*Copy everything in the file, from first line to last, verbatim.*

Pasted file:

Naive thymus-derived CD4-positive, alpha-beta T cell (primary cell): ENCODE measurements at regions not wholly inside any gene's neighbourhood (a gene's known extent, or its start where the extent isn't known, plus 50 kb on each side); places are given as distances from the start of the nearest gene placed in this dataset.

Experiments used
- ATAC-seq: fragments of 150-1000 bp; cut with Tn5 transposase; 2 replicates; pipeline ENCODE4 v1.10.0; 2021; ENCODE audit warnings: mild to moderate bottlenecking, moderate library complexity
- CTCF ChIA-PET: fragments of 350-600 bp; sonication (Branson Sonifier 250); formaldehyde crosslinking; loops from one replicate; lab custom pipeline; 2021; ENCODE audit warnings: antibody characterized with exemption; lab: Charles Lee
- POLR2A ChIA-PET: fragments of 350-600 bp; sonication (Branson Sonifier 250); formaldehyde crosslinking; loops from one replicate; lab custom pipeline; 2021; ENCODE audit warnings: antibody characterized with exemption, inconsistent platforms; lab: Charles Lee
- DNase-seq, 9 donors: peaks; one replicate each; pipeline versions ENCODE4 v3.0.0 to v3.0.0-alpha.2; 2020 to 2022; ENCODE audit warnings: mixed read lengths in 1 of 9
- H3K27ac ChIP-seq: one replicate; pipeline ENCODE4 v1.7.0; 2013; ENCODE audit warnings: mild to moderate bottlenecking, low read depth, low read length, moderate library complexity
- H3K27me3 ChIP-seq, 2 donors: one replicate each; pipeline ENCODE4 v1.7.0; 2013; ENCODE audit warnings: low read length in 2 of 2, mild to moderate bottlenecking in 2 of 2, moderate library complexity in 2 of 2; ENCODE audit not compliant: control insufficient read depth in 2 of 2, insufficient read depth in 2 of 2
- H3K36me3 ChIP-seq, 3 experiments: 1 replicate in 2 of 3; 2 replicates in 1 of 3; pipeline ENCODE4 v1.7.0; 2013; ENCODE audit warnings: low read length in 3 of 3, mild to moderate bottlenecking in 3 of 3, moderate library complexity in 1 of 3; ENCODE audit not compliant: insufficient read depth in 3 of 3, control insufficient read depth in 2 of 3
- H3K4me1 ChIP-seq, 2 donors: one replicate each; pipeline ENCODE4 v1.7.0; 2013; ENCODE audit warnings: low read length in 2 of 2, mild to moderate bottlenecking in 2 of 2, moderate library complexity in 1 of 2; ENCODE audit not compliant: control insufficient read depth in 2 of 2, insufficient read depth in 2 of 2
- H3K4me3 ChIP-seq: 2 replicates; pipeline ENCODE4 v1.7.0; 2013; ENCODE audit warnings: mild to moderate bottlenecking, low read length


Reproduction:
Naive thymus-derived CD4-positive, alpha-beta T cell (primary cell): ENCODE measurements at regions not wholly inside any gene's neighbourhood (a gene's known extent, or its start where the extent isn't known, plus 50 kb on each side); places are given as distances from the start of the nearest gene placed in this dataset.

Experiments used
- ATAC-seq: fragments of 150-1000 bp; cut with Tn5 transposase; 2 replicates; pipeline ENCODE4 v1.10.0; 2021; ENCODE audit warnings: mild to moderate bottlenecking, moderate library complexity
- CTCF ChIA-PET: fragments of 350-600 bp; sonication (Branson Sonifier 250); formaldehyde crosslinking; loops from one replicate; lab custom pipeline; 2021; ENCODE audit warnings: antibody characterized with exemption; lab: Charles Lee
- POLR2A ChIA-PET: fragments of 350-600 bp; sonication (Branson Sonifier 250); formaldehyde crosslinking; loops from one replicate; lab custom pipeline; 2021; ENCODE audit warnings: antibody characterized with exemption, inconsistent platforms; lab: Charles Lee
- DNase-seq, 9 donors: peaks; one replicate each; pipeline versions ENCODE4 v3.0.0 to v3.0.0-alpha.2; 2020 to 2022; ENCODE audit warnings: mixed read lengths in 1 of 9
- H3K27ac ChIP-seq: one replicate; pipeline ENCODE4 v1.7.0; 2013; ENCODE audit warnings: mild to moderate bottlenecking, low read depth, low read length, moderate library complexity
- H3K27me3 ChIP-seq, 2 donors: one replicate each; pipeline ENCODE4 v1.7.0; 2013; ENCODE audit warnings: low read length in 2 of 2, mild to moderate bottlenecking in 2 of 2, moderate library complexity in 2 of 2; ENCODE audit not compliant: control insufficient read depth in 2 of 2, insufficient read depth in 2 of 2
- H3K36me3 ChIP-seq, 3 experiments: 1 replicate in 2 of 3; 2 replicates in 1 of 3; pipeline ENCODE4 v1.7.0; 2013; ENCODE audit warnings: low read length in 3 of 3, mild to moderate bottlenecking in 3 of 3, moderate library complexity in 1 of 3; ENCODE audit not compliant: insufficient read depth in 3 of 3, control insufficient read depth in 2 of 3
- H3K4me1 ChIP-seq, 2 donors: one replicate each; pipeline ENCODE4 v1.7.0; 2013; ENCODE audit warnings: low read length in 2 of 2, mild to moderate bottlenecking in 2 of 2, moderate library complexity in 1 of 2; ENCODE audit not compliant: control insufficient read depth in 2 of 2, insufficient read depth in 2 of 2
- H3K4me3 ChIP-seq: 2 replicates; pipeline ENCODE4 v1.7.0; 2013; ENCODE audit warnings: mild to moderate bottlenecking, low read length